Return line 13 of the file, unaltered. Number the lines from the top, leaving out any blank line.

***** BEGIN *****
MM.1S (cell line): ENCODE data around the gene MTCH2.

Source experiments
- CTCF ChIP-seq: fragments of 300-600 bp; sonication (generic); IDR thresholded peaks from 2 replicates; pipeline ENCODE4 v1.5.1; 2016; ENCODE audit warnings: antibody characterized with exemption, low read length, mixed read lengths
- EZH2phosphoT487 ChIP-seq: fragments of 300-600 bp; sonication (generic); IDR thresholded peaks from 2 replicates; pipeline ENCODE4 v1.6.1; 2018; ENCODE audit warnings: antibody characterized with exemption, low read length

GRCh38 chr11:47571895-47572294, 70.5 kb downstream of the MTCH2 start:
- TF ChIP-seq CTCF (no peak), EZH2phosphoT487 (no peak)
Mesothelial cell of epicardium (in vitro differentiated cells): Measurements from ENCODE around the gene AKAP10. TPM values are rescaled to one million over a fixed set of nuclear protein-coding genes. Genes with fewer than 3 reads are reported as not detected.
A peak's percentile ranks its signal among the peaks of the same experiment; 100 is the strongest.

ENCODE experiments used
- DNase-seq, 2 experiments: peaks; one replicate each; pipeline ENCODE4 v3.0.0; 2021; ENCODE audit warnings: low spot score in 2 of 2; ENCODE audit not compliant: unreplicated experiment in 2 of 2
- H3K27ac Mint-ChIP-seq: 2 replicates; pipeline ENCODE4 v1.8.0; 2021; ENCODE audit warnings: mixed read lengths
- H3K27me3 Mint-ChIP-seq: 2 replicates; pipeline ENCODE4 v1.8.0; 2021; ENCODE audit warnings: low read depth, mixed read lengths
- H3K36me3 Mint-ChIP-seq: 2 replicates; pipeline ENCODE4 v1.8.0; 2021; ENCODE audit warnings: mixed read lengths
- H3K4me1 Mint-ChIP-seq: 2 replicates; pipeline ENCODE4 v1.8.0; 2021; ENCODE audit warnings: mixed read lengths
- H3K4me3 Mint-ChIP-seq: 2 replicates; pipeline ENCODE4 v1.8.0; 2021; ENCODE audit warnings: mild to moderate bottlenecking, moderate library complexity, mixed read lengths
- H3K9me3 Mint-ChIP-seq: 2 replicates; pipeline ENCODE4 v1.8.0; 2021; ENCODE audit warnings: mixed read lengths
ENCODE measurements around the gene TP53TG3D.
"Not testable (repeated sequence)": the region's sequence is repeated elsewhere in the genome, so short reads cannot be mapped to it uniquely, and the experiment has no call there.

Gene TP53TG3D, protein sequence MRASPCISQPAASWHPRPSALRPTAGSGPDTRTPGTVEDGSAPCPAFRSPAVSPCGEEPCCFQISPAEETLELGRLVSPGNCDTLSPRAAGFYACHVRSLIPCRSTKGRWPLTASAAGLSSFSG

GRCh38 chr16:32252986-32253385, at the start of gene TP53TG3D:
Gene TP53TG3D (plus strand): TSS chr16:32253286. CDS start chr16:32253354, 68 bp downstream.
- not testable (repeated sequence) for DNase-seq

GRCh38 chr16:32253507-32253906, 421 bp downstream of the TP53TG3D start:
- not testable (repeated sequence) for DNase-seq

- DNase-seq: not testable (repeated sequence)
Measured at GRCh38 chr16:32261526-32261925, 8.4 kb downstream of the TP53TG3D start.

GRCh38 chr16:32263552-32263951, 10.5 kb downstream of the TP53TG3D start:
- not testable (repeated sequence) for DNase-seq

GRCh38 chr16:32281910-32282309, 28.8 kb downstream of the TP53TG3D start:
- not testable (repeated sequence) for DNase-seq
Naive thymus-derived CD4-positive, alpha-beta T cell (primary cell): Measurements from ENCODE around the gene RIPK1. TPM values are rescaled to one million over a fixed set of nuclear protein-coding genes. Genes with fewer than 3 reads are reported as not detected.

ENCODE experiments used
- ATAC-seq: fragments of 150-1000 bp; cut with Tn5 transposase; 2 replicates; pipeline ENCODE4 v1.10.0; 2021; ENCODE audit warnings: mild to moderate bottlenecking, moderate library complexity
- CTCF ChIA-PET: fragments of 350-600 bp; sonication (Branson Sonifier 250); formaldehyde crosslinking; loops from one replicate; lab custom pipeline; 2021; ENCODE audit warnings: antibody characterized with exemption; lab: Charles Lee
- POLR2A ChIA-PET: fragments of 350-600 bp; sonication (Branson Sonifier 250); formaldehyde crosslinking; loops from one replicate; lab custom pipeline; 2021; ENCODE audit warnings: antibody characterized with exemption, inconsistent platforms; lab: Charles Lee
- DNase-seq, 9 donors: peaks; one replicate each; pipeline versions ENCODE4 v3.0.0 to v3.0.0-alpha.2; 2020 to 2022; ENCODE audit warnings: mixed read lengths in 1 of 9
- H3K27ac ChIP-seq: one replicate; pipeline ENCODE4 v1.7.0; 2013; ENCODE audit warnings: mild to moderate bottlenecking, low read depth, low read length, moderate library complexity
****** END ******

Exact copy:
- H3K36me3 Mint-ChIP-seq: 2 replicates; pipeline ENCODE4 v1.8.0; 2021; ENCODE audit warnings: mixed read lengths